Eamon Ryan T.D., Minister for Transport, Climate, Environment and Communications said: "The Government is taking decisive Climate Action, providing a legislative path to achieving the ambitious target of 51% reduction in carbon emissions by 2030 and setting us on the path to net-zero by 2050 at the latest."

"The Business in the Community Ireland Low Carbon Pledge has taken a major step forward, with signatories committing to science-based targets to cut their emissions. With over 60 businesses signed up to the Pledge, there is strong alignment between this initiative and the roadmap set by the Climate Bill. Business leadership is a crucial lever for change. Making this a competitive challenge, and adopting innovations like the Low Carbon Pledge will help us get to net-zero faster."

Tomás Sercovich, CEO, Business in the Community Ireland (BITCI) commented: "The Low Carbon Pledge demonstrates meaningful business commitment to reducing carbon emissions. The past 12 months have seen the Pledge evolve to a commitment focusing on tackling carbon impacts across value chains. This is significant, as most emissions lie within the supply chain, in most sectors of economic activity. The report highlights that many of Ireland's largest businesses are on track towards setting science-based emission reduction targets by 2024 and a net-zero ambition is not optional anymore."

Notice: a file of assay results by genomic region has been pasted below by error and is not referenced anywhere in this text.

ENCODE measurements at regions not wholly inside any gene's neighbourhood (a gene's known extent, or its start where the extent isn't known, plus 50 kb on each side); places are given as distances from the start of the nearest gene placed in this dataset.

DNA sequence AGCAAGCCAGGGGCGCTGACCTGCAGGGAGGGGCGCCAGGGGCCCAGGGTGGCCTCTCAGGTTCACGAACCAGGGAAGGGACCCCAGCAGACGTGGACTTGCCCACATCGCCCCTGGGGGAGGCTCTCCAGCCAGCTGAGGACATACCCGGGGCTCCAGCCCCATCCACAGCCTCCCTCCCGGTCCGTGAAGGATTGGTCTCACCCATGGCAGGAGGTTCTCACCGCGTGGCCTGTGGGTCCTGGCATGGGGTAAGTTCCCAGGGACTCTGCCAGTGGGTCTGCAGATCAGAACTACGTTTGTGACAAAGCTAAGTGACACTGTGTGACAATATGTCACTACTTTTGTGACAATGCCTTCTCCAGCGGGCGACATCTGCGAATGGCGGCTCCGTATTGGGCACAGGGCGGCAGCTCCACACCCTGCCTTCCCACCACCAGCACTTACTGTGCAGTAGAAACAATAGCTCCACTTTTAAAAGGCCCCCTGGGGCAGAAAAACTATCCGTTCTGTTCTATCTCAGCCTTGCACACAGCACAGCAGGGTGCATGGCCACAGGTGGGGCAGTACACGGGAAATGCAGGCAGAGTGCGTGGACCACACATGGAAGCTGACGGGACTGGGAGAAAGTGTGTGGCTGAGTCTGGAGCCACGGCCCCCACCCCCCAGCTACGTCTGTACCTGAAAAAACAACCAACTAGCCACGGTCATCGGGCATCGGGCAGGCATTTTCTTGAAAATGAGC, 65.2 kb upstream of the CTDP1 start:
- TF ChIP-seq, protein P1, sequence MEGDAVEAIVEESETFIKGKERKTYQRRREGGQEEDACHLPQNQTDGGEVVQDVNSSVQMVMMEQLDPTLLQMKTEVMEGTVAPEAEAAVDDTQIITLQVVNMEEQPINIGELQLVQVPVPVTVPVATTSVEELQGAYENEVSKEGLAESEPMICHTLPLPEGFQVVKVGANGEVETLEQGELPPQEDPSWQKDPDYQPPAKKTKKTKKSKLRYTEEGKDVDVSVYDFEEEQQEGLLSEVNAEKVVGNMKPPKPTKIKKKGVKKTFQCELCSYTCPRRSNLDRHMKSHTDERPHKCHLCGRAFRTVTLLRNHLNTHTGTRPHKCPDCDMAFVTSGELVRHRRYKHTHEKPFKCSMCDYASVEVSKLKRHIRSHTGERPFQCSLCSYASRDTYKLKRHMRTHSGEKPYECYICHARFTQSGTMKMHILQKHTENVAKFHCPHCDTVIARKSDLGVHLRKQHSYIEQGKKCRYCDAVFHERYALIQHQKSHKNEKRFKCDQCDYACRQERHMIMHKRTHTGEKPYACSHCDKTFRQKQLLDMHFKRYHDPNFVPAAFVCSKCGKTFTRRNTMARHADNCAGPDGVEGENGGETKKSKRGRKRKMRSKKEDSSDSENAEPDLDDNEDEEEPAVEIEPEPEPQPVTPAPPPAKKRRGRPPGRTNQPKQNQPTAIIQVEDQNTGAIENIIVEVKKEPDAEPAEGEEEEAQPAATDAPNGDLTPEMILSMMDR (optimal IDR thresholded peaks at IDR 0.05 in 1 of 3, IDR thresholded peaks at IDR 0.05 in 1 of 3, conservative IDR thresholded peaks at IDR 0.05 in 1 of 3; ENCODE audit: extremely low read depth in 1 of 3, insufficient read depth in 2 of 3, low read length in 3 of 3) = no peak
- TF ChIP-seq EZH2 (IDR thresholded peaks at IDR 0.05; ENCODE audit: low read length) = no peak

"Businesses are experiencing the need to evolve and transform their operations to deliver a green and socially inclusive future. This transformation will be complex and challenging beyond what we have experienced. It will be costly and take time to research and innovate, creating partnerships and ways of working. However, with all these challenges comes endless opportunities to build the products and services of tomorrow, supporting a just and responsible transition."

Kim McClenaghan, Partner, PwC Ireland Energy, Utilities and Sustainability Practice Lead said: "Achieving the necessary global decarbonisation will require wholescale transformation of every sector of the global economy, unprecedented innovation and committed leadership. A key focus of this year's Low Carbon Pledge report is charting a pathway to net zero and setting science-based targets. More than 1,300 companies worldwide have set science-based targets. These verified emission-reduction targets, grounded in climate science, put companies on a path to reduce greenhouse gas emissions and prevent the worst effects of climate change.